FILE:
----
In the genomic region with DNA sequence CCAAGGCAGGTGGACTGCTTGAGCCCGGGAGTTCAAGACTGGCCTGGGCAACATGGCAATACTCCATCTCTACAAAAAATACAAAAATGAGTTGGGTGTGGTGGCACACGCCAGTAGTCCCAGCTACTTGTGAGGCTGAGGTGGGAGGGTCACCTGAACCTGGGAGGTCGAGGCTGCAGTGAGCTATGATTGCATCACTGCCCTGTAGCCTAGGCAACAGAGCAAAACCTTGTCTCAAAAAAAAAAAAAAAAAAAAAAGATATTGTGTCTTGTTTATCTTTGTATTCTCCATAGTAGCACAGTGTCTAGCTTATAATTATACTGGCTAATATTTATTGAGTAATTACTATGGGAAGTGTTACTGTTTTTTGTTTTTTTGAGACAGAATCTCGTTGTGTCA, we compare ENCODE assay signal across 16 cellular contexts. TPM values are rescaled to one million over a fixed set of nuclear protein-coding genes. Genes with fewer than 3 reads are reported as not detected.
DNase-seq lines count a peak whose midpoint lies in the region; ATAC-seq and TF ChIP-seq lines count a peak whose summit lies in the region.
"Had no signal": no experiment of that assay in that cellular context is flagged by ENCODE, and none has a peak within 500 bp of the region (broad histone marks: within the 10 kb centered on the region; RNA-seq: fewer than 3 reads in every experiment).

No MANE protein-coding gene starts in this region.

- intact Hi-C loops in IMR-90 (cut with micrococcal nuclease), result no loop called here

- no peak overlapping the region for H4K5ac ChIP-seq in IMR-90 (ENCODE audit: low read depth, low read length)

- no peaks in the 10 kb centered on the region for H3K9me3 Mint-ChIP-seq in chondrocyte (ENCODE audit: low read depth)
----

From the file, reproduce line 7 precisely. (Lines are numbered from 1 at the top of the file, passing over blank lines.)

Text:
- no peaks in the 10 kb centered on the region for H3K9me3 Mint-ChIP-seq in chondrocyte (ENCODE audit: low read depth)